AiR – Learning from the Airway Registry (May 2019)

Airway Registry learning points reflect the challenges described and wisdom shared by Sydney HEMS personnel and guests at the Clinical Governance Airway Registry presentations. Cases are discussed non-contemporaneously, anonymised and amalgamated over a time period to draw together unifying take-home messages. Details of specific cases are removed and/or changed, such that any similarity to real-life patients or scenarios is coincidental.

Sydney HEMS is proud of its commitment to excellence in airway management. In 2018, we achieved:

387 Intubations

352 RSIs

96.5% First look laryngoscopy success at RSI.

These learning points form part of our commitments to governance, excellence and education. All CMAC videos are shared under a Creative Commons Licence: Attribution 2.0 Generic. Please familiarise yourself with the terms of the licence before reusing our videos.

To view these videos, you will need this password: AiRblogVideos

Focus on: Apnoeic Oxygenation

Using Nasal Cannulae During Apnoeic Oxygenation

In our standard operating procedure for prehospital emergency anaesthesia we use nasal cannulae with oxygen flow at 10L/min during laryngoscopy as a form of apnoeic oxygenation. As the following stillshots from CMAC videos show, the placing of nasal cannulae can be more challenging with nasopharyngeal airways in place.

One team’s CMAC video showed a possible solution to this – placing one of the nasal cannula prongs within the lumen of one NPA, and the second alongside the nasopharyngeal airway (between NPA and nasal septum) – see sim photo below.

Discussion at clinical governance day included using tape to secure NC in place (but this is an extra step and may worsen facemask seal for preoxygenation and bagging), and concerns were voiced about the functionality of the NC in this position. Certainly there is a need to be vigilant about NC position with NPA use.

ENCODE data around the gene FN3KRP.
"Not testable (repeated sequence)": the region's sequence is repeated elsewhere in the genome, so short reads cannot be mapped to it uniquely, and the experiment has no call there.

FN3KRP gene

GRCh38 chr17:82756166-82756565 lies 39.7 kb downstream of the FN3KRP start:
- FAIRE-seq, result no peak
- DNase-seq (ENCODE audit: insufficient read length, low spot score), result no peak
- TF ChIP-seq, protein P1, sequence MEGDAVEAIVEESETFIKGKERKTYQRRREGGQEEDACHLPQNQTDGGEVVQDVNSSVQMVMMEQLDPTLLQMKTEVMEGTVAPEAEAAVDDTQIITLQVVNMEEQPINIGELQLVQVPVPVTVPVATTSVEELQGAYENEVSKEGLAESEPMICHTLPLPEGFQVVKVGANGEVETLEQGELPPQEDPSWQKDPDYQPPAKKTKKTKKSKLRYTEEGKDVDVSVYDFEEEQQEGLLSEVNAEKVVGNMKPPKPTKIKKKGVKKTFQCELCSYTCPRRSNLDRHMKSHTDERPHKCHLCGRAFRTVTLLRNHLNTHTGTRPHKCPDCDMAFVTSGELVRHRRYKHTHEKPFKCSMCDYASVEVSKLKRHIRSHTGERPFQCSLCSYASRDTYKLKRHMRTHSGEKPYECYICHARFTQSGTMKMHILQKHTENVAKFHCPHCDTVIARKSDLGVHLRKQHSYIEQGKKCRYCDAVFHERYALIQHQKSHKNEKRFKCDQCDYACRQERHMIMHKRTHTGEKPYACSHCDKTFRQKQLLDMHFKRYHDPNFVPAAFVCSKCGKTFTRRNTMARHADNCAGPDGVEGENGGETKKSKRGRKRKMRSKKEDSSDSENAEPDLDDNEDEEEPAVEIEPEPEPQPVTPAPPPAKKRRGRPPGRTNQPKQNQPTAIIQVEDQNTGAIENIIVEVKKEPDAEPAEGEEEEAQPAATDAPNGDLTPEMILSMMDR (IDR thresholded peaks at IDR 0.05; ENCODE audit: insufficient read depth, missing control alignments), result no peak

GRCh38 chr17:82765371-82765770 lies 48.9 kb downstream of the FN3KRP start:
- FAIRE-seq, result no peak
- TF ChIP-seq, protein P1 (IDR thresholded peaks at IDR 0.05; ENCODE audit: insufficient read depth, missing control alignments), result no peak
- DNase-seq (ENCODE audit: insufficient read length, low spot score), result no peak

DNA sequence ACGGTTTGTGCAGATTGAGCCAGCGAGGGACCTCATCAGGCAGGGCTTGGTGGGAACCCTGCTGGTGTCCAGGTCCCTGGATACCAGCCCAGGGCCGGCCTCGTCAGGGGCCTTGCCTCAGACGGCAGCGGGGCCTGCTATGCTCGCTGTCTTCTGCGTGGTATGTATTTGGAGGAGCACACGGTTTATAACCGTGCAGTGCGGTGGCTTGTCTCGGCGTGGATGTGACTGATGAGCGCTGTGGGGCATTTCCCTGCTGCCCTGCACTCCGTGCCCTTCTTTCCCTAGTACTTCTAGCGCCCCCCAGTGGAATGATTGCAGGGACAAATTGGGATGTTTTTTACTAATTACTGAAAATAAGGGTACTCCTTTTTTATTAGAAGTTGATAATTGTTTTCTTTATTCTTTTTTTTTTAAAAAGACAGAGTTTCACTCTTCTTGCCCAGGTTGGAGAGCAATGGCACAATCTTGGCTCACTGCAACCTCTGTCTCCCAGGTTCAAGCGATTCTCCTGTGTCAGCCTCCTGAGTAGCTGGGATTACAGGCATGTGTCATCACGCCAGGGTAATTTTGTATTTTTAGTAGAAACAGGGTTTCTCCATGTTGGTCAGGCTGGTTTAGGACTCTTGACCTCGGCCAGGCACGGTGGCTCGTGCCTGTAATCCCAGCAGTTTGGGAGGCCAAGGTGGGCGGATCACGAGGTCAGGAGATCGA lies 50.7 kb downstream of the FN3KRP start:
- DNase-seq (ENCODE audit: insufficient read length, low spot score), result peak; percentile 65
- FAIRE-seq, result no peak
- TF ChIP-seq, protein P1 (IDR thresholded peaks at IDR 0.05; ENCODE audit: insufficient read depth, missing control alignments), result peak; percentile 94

Video Focus on: Near Drowning

Near drowning (and drowning) is a common tasking for our service, particularly during the summer months. Both drowning and near drowning are associated with large volumes of fluid and oedema which can overwhelm laryngoscopy despite suction. This example is less extreme but shows the ‘froth’ we can expect in near drowning laryngoscopy.

Further CMAC Videos

ETT Tip Catching on Vocal Cords

This motor vehicle accident patient was being intubated during a prehospital mission. On railroading the ETT over the bougie, the ETT catches on the right vocal cord. This is despite using Parker Flex-Tip/GlideRite tubes to reduce the gap between bougie and ETT during railroading. Should this occur, the ETT should be withdrawn slightly to detach the tip, then twisted (or turned counterclockwise 90 degrees) to bring the tip into the centre and avoid the glottic structures.

Housefire Slough

An adult patient from a housefire had some burns to their face, neck and hands. Despite having no stridor, the team did note a hoarse voice and a cough so made a decision to perform a prehospital RSI and intubation. At laryngoscopy these sloughy mucous membranes were found.

Unhelpful ELM

The VL capability of CMAC allows us to apply ELM with real time feedback as to improving laryngoscopy view. This video shows ELM pressing over the epiglottis and making the glottis view worse.

You can see all the AiR videos here on our Vimeo page or here on the blog.

About Natalie May

EM and PEM-trained UK doctor working in Prehospital & Retrieval Medicine in Australia. Evolving medical education interest, running enthusiast, karaoke queen. Here for the #FOAMed.
This entry was posted in Airway, Airway Registry, General PH&RM and tagged , , , , , , , , . Bookmark the permalink.

1 Response to AiR – Learning from the Airway Registry (May 2019)

  1. Attila Eross says:

    Hi Natalie,
    Great post as always. Congratulations for the Airway Registry and the fantastic RSI results.
    Regarding apox through npa – we at the Hungarian HEMS also noticed the dislodgement problem.
    Here’s are workaround: https://www.ncbi.nlm.nih.gov/pubmed/26796114
    And a short video: https://www.ncbi.nlm.nih.gov/pmc/articles/PMC4721006/bin/13049_2016_200_MOESM1_ESM.mp4
    Not sure if it is applicable to your practice given the fact your primary preox equipment is the bvm, but let me know it it is helpful in any way.
    Kind regards,
    Attila Eross (Hungarian Air Ambulance)

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